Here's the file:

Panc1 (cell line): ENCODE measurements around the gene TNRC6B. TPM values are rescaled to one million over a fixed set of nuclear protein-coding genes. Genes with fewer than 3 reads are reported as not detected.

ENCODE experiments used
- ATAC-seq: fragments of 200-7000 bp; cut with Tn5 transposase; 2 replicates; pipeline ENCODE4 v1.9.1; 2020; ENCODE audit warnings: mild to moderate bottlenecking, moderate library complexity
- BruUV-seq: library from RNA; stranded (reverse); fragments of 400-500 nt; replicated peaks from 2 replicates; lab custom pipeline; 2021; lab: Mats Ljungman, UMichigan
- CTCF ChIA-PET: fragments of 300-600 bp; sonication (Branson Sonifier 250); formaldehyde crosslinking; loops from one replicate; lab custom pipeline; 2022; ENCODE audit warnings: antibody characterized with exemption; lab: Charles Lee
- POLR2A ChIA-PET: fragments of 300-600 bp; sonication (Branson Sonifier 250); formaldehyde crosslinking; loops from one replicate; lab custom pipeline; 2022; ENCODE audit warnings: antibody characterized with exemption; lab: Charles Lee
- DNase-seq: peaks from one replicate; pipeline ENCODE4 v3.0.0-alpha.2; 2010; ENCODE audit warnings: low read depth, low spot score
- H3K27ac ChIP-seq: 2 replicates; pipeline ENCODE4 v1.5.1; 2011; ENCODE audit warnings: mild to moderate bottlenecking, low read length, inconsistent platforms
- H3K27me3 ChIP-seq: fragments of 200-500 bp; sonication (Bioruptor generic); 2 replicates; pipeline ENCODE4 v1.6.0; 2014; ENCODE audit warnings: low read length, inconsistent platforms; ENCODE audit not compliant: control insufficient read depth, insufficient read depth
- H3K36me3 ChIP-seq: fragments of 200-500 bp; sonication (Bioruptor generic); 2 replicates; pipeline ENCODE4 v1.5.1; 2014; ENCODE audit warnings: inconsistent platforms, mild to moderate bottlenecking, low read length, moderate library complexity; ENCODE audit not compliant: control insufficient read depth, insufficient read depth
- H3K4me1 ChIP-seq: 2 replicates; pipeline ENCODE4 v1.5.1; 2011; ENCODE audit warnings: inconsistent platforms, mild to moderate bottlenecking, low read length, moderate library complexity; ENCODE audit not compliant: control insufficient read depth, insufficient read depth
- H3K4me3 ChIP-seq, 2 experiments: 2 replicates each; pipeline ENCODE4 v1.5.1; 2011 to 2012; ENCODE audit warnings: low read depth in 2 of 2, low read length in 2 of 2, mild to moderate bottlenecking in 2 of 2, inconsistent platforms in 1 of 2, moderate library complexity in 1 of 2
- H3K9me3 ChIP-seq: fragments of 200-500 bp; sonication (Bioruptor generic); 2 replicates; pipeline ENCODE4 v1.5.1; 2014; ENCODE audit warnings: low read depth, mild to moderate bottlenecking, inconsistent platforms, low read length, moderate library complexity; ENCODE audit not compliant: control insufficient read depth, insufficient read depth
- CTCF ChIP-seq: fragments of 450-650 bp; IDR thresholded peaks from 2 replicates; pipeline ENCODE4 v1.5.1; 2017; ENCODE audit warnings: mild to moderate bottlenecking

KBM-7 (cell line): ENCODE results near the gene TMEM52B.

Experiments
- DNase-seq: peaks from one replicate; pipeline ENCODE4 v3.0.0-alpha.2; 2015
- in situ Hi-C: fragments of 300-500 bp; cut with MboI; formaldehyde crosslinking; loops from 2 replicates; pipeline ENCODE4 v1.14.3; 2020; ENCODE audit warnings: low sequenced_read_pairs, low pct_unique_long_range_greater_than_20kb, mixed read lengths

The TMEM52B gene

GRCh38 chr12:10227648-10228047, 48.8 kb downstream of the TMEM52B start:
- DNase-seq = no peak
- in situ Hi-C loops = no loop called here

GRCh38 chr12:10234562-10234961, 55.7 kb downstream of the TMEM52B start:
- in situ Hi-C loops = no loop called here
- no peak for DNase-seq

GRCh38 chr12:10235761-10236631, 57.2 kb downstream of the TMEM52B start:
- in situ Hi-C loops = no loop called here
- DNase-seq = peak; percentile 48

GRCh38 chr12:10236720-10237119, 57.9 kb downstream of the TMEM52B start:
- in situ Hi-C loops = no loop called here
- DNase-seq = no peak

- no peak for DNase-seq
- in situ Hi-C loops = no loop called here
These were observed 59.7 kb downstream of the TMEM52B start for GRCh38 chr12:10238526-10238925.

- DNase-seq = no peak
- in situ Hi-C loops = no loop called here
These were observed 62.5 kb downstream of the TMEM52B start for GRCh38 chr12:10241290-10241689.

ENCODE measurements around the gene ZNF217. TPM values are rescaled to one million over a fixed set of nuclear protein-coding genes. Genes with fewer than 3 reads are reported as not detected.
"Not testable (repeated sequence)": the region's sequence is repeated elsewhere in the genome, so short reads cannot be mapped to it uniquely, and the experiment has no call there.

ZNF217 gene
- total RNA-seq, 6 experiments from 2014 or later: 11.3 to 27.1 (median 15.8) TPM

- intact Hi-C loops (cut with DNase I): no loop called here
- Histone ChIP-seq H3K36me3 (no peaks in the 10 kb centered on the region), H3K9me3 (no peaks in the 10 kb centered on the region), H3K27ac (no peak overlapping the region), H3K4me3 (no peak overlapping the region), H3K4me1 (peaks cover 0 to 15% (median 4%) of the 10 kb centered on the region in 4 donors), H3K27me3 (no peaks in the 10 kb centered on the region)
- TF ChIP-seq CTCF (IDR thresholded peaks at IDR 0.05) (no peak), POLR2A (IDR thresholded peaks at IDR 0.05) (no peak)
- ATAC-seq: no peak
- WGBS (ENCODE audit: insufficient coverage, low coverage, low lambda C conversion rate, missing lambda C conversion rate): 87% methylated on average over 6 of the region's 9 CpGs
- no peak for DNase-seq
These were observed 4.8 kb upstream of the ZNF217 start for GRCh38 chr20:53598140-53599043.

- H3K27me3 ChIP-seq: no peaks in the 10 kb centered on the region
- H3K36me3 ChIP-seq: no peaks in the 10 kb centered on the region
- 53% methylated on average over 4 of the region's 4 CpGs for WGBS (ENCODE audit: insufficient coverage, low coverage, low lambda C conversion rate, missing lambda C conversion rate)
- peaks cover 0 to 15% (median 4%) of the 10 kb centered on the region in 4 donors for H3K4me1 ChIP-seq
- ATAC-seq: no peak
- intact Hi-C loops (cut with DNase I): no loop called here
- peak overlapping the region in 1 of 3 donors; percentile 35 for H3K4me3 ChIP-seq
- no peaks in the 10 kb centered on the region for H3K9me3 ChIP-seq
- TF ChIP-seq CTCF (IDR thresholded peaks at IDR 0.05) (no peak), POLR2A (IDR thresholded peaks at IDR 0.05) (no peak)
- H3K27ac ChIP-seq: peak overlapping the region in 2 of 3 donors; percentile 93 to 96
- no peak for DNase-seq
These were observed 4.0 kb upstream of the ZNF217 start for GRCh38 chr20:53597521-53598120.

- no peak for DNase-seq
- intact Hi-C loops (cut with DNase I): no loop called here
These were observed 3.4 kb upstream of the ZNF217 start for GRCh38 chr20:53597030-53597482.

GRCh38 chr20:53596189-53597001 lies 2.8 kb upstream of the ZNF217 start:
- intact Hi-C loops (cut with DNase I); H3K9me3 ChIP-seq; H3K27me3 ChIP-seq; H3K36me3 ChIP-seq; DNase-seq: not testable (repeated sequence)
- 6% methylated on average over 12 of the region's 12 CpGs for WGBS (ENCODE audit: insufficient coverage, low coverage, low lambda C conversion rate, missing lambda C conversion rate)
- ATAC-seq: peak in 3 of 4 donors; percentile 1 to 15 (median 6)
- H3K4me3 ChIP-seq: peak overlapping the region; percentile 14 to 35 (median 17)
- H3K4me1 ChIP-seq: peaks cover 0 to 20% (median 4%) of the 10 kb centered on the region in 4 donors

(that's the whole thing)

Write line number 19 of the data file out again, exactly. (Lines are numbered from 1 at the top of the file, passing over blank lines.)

The TMEM52B gene